Side Story: The Lady of Liseu
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Hi everyone!

Today's chapter is a side story! This one was suggested and voted for by Patrons back in July. It goes into some detail about Seyari's past, but isn't strictly critical reading (although I do think it's fun). Next post will be a normal chapter.

If you're enjoying the story, don't be shy about leaving a rating, review or comment!

Perspective: Seyari

Liseu, TQC, AL 1344, Sometime in Autumn

“Are you serious?” I rolled to the side, barely dodging a throwing dagger aimed at my head.

“Sorry Seyari, but the money was just too good.” Thyrin gave a fake smile and a shrug. The wiry Lupael’s missing ear looked jagged in the flickering light of the large room’s only oil lamp.

I glanced around. Figures moved in the shadows all around the upper level of the dockside warehouse.

“Bastard,” I muttered. I tossed a blade of wind at Thyrin’s stupid smiling face, but my shot went wide as I was forced to twist away from another dagger.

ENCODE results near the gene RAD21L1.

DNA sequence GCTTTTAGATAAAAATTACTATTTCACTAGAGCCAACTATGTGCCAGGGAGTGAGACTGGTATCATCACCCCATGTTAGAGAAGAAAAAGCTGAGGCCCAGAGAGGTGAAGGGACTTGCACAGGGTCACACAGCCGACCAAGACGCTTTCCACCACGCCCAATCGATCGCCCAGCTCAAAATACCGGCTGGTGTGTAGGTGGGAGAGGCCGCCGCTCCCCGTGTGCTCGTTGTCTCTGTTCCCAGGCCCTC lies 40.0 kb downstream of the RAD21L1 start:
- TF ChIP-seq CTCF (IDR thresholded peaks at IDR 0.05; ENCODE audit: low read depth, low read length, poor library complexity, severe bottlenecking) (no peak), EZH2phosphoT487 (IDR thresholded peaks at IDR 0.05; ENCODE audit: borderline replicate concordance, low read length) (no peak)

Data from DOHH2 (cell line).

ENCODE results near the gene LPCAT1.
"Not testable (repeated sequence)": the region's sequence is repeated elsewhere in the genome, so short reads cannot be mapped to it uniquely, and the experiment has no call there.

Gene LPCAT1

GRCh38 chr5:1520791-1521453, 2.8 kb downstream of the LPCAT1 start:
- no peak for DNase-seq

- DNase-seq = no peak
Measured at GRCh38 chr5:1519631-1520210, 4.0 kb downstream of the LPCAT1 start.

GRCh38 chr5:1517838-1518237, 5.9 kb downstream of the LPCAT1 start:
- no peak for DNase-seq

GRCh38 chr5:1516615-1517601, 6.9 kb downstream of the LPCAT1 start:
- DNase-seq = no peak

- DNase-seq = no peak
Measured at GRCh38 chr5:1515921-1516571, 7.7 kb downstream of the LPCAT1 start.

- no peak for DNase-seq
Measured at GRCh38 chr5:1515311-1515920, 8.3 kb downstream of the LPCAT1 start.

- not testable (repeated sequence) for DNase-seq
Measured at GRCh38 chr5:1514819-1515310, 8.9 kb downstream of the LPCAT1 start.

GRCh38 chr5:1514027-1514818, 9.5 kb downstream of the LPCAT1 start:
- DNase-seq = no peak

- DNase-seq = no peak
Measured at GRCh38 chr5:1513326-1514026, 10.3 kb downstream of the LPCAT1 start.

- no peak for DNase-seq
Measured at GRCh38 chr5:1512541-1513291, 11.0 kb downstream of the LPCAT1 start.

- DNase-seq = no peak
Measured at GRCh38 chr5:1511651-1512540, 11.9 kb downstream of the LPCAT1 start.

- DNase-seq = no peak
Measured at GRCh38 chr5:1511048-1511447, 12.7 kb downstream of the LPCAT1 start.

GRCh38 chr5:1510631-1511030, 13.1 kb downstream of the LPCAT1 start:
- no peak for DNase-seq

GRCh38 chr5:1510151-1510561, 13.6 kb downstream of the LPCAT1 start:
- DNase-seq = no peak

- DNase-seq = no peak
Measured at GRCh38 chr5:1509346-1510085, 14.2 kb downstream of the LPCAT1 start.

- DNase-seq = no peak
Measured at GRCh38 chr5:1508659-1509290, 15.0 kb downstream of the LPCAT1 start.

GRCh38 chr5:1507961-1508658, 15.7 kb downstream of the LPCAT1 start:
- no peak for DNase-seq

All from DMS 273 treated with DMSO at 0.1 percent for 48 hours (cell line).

“Guilty as,” Thyrin turned away, gingerly holding the idol we’d stolen.

I needed to get out of here. I shouldered a shelf, ducking under the falling structure. Hoping for as much cover as I could get, I weaved through the collapsing cargo. The stupid idol wasn’t worth all this.

Fucking Thyrin. Backstabber.

Plates, vases, and pottery supplies crashed around me. The shelf I tipped knocked into another, tipping it over as well. I darted for the back door, around and past my now-former partner. Maybe I’d get one more shot at the double-crossing, good-for-nothing sack of seagull shit.

The chaos gave me cover and I heard shouts erupt from the ambushers. Didn’t think I’d trash my employer’s warehouse, did you? A ball of fire exploded near me and singed my hair. Of course, someone else’s goons wouldn’t care about this place either, would they.

“Now, about my payment?” a snide, deep voice cut through the chaos.

I glanced toward the voice’s source. Between a tipping box of fancy glass cups and a falling statuette of a naked woman I caught a glimpse of Thyrin handing the idol to a familiar fat human man. Inzio. I turned and ran faster, crashing into another set of shelves.

Shit. If he’s here, that idol must really be something big. I need to get out of here and lay low.